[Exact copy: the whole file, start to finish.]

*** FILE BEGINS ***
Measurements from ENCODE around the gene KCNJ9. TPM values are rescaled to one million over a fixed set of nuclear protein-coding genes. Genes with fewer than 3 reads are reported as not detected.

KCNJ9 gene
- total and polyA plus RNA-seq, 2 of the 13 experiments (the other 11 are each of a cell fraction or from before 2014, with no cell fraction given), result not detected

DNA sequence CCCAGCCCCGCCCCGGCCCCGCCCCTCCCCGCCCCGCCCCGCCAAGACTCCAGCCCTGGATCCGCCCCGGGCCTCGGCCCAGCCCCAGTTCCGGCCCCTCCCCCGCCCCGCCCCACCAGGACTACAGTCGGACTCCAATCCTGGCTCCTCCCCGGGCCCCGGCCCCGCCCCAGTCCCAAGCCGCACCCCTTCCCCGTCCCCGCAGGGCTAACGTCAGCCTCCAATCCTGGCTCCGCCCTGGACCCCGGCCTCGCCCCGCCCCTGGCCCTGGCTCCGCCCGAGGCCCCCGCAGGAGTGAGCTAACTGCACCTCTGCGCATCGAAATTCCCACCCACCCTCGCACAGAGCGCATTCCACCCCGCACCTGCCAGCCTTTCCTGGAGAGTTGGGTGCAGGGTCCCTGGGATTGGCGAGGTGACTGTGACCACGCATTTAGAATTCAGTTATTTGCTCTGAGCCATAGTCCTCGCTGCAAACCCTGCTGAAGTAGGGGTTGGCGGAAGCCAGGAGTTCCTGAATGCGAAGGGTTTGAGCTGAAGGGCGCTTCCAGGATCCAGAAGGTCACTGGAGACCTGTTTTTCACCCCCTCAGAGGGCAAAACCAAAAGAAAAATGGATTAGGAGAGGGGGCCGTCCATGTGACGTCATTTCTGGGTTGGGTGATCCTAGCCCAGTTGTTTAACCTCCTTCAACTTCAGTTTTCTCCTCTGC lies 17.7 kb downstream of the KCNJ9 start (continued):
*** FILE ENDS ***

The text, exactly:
Measurements from ENCODE around the gene KCNJ9. TPM values are rescaled to one million over a fixed set of nuclear protein-coding genes. Genes with fewer than 3 reads are reported as not detected.

KCNJ9 gene
- total and polyA plus RNA-seq, 2 of the 13 experiments (the other 11 are each of a cell fraction or from before 2014, with no cell fraction given), result not detected

DNA sequence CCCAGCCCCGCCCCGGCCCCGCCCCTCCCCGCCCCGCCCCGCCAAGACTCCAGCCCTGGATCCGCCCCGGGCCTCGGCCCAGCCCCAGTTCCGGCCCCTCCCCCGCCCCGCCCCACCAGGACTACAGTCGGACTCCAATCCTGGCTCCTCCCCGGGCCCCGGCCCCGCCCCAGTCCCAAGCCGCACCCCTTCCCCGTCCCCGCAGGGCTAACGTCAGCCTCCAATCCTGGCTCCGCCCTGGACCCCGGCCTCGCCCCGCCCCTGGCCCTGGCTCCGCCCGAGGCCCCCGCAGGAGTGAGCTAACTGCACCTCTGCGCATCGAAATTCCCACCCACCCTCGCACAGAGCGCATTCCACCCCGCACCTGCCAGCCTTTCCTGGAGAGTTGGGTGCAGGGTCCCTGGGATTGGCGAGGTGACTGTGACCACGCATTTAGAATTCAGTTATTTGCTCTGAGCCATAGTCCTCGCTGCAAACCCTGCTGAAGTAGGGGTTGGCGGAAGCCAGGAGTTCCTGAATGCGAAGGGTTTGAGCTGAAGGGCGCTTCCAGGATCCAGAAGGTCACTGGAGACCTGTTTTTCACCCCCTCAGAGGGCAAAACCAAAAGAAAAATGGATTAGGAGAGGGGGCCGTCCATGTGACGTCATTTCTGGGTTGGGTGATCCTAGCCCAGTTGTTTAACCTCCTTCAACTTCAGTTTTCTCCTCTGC lies 17.7 kb downstream of the KCNJ9 start (continued):